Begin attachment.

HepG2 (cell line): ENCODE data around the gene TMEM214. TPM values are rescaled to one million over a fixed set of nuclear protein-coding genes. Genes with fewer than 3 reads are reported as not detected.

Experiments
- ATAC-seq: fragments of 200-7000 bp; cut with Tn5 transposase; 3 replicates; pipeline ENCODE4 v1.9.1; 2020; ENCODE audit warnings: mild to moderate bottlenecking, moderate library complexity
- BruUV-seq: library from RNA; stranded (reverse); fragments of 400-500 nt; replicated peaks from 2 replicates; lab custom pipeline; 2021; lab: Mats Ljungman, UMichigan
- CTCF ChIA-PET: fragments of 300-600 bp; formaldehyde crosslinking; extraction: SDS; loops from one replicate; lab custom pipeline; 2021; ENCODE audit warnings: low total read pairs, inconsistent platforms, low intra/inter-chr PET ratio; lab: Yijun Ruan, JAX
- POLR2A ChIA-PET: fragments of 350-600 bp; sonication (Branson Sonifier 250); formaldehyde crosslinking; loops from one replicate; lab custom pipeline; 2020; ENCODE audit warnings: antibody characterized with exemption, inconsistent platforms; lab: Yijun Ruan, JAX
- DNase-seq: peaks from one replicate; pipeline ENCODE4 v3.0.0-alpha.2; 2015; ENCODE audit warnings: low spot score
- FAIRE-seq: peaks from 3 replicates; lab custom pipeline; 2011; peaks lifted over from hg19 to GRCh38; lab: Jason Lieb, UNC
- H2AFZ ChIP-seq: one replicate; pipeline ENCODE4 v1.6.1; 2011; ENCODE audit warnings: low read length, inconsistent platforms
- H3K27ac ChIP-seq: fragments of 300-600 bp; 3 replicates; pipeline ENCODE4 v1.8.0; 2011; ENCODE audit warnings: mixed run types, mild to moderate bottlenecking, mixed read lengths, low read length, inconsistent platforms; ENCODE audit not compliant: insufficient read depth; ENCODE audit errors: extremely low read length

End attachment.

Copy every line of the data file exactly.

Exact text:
HepG2 (cell line): ENCODE data around the gene TMEM214. TPM values are rescaled to one million over a fixed set of nuclear protein-coding genes. Genes with fewer than 3 reads are reported as not detected.

Experiments
- ATAC-seq: fragments of 200-7000 bp; cut with Tn5 transposase; 3 replicates; pipeline ENCODE4 v1.9.1; 2020; ENCODE audit warnings: mild to moderate bottlenecking, moderate library complexity
- BruUV-seq: library from RNA; stranded (reverse); fragments of 400-500 nt; replicated peaks from 2 replicates; lab custom pipeline; 2021; lab: Mats Ljungman, UMichigan
- CTCF ChIA-PET: fragments of 300-600 bp; formaldehyde crosslinking; extraction: SDS; loops from one replicate; lab custom pipeline; 2021; ENCODE audit warnings: low total read pairs, inconsistent platforms, low intra/inter-chr PET ratio; lab: Yijun Ruan, JAX
- POLR2A ChIA-PET: fragments of 350-600 bp; sonication (Branson Sonifier 250); formaldehyde crosslinking; loops from one replicate; lab custom pipeline; 2020; ENCODE audit warnings: antibody characterized with exemption, inconsistent platforms; lab: Yijun Ruan, JAX
- DNase-seq: peaks from one replicate; pipeline ENCODE4 v3.0.0-alpha.2; 2015; ENCODE audit warnings: low spot score
- FAIRE-seq: peaks from 3 replicates; lab custom pipeline; 2011; peaks lifted over from hg19 to GRCh38; lab: Jason Lieb, UNC
- H2AFZ ChIP-seq: one replicate; pipeline ENCODE4 v1.6.1; 2011; ENCODE audit warnings: low read length, inconsistent platforms
- H3K27ac ChIP-seq: fragments of 300-600 bp; 3 replicates; pipeline ENCODE4 v1.8.0; 2011; ENCODE audit warnings: mixed run types, mild to moderate bottlenecking, mixed read lengths, low read length, inconsistent platforms; ENCODE audit not compliant: insufficient read depth; ENCODE audit errors: extremely low read length